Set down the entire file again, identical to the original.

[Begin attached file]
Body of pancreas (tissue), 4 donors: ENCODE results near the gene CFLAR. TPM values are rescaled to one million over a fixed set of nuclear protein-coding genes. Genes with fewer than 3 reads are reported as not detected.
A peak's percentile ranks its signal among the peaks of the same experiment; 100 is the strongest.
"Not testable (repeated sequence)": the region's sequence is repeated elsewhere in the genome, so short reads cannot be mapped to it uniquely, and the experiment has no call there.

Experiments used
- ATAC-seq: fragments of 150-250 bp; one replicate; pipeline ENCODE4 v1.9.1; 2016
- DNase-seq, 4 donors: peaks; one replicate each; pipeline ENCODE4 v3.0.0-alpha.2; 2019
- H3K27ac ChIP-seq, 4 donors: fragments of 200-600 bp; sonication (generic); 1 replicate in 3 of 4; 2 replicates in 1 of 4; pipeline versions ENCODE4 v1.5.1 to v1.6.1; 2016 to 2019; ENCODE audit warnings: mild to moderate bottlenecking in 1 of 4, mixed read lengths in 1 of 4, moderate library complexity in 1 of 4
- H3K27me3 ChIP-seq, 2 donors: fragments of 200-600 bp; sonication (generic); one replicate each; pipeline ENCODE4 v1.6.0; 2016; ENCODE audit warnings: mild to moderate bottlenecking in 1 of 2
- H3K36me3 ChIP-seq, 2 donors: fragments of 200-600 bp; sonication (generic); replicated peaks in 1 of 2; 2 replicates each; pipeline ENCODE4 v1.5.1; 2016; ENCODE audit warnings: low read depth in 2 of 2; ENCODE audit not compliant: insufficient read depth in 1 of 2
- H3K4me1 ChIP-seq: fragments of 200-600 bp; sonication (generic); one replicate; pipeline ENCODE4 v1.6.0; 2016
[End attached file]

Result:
Body of pancreas (tissue), 4 donors: ENCODE results near the gene CFLAR. TPM values are rescaled to one million over a fixed set of nuclear protein-coding genes. Genes with fewer than 3 reads are reported as not detected.
A peak's percentile ranks its signal among the peaks of the same experiment; 100 is the strongest.
"Not testable (repeated sequence)": the region's sequence is repeated elsewhere in the genome, so short reads cannot be mapped to it uniquely, and the experiment has no call there.

Experiments used
- ATAC-seq: fragments of 150-250 bp; one replicate; pipeline ENCODE4 v1.9.1; 2016
- DNase-seq, 4 donors: peaks; one replicate each; pipeline ENCODE4 v3.0.0-alpha.2; 2019
- H3K27ac ChIP-seq, 4 donors: fragments of 200-600 bp; sonication (generic); 1 replicate in 3 of 4; 2 replicates in 1 of 4; pipeline versions ENCODE4 v1.5.1 to v1.6.1; 2016 to 2019; ENCODE audit warnings: mild to moderate bottlenecking in 1 of 4, mixed read lengths in 1 of 4, moderate library complexity in 1 of 4
- H3K27me3 ChIP-seq, 2 donors: fragments of 200-600 bp; sonication (generic); one replicate each; pipeline ENCODE4 v1.6.0; 2016; ENCODE audit warnings: mild to moderate bottlenecking in 1 of 2
- H3K36me3 ChIP-seq, 2 donors: fragments of 200-600 bp; sonication (generic); replicated peaks in 1 of 2; 2 replicates each; pipeline ENCODE4 v1.5.1; 2016; ENCODE audit warnings: low read depth in 2 of 2; ENCODE audit not compliant: insufficient read depth in 1 of 2
- H3K4me1 ChIP-seq: fragments of 200-600 bp; sonication (generic); one replicate; pipeline ENCODE4 v1.6.0; 2016